Are You Ready Series: Pandemic Preparedness
Let’s cut to the chase, it is very difficult to prepare for epidemics and pandemics especially for those living in close proximity to others.
These natural reoccurring disasters tend to occur suddenly and without warning. According to the Center for Disease Control (CDC), serious, deadly contagious disease outbreaks can and do happen. CDC investigates new contagious diseases—averaging one new contagion per year. These new contagious diseases can emerge right here or only a plane-ride away from here. It’s not just new diseases that threaten the United States. Some diseases long thought controlled in the United States, like tuberculosis, can reemerge and be more deadly than ever.
Looking back at the Black Plague, those living in high populated areas were hit hardest by this pandemic. The Black Death is estimated to have killed 30–60 percent of Europe’s population. Given our vast array of transportation systems, modern society causes infectious disease to spread far more rapidly compared to any other time in recorded history; and because pandemics are fast moving, vaccinations would be useless. Further, in regards to the world’s transportation system, the morbidity rate in a future pandemic could result in millions seeking medical care at the same time thus overwhelming hospitals and emergency departments.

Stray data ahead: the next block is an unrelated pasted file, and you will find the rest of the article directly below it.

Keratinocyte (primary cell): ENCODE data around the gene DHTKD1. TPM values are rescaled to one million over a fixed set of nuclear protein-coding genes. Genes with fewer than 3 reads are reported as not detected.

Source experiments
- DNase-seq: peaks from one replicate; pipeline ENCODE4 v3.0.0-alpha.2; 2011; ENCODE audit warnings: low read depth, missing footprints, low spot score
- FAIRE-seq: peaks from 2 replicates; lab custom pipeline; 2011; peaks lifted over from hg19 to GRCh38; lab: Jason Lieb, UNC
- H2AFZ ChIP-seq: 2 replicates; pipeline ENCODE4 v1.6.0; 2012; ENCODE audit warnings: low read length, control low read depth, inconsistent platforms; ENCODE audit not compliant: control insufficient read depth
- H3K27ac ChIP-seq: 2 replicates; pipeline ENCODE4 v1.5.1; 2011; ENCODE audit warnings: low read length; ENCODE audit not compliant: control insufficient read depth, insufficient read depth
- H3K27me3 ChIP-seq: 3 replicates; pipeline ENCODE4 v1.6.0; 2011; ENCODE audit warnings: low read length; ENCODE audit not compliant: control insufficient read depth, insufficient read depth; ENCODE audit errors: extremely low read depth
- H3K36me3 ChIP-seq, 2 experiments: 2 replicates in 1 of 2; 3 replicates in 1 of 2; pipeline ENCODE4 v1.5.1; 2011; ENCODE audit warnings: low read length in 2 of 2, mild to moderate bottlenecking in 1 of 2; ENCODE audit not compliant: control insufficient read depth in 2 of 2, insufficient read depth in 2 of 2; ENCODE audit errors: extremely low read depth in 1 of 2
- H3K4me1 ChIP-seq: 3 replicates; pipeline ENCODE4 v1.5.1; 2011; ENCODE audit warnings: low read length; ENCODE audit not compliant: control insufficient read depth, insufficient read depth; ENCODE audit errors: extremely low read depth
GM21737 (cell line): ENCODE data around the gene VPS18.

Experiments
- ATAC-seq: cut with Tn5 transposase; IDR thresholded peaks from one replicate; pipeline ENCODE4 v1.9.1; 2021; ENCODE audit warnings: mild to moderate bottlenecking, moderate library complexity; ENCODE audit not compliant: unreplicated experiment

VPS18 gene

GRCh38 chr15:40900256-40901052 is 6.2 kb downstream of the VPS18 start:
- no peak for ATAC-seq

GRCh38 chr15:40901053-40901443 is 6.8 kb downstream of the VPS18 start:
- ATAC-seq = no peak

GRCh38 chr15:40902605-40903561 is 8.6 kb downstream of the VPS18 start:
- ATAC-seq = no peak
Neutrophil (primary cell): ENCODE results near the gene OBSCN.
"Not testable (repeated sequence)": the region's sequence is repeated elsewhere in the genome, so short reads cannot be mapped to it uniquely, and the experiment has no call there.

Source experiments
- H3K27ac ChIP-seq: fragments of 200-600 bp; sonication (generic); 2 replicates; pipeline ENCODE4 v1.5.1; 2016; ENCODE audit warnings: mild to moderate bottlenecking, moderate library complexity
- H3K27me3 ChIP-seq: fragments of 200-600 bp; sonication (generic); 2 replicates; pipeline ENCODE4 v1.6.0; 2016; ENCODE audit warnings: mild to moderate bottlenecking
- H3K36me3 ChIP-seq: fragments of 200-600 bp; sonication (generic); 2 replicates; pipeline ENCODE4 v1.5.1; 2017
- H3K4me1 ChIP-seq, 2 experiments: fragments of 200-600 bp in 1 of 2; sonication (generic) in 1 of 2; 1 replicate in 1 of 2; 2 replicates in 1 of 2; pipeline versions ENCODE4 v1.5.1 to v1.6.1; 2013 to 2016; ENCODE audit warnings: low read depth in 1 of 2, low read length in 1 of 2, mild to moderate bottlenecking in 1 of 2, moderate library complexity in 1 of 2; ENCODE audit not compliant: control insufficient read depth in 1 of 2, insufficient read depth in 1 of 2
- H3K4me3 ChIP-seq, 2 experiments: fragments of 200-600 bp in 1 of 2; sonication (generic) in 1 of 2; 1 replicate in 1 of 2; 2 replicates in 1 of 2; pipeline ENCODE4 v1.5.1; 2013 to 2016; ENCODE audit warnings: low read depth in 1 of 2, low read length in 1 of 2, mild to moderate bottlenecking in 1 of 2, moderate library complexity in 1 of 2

Many believe the misuse of antibiotics in the past has led to the dangers of super bugs such as the spread of MRSA — or methicillin-resistant Staphylococcus aureus. In fact, nearly all significant bacterial infections in the world are becoming resistant to commonly used antibiotics. If antibiotics are used too often for things they cannot treat such as viral infections, they become less effective against the bacteria they’re intended to treat. Further, not taking antibiotics exactly as prescribed also leads to problems. For example, if you do not take the full course of prescribed antibiotics, it does your body more harm than good because the antibiotic may wipe out some but not all of the bacteria. The surviving bacteria become more resistant and can be spread to other people. When bacteria become resistant to first line treatments, the risk of complications and death is increased.
Before we get into the meat and potatoes of pandemic preparedness, let’s look at the changes that will likely occur in your community if this disaster were to occur: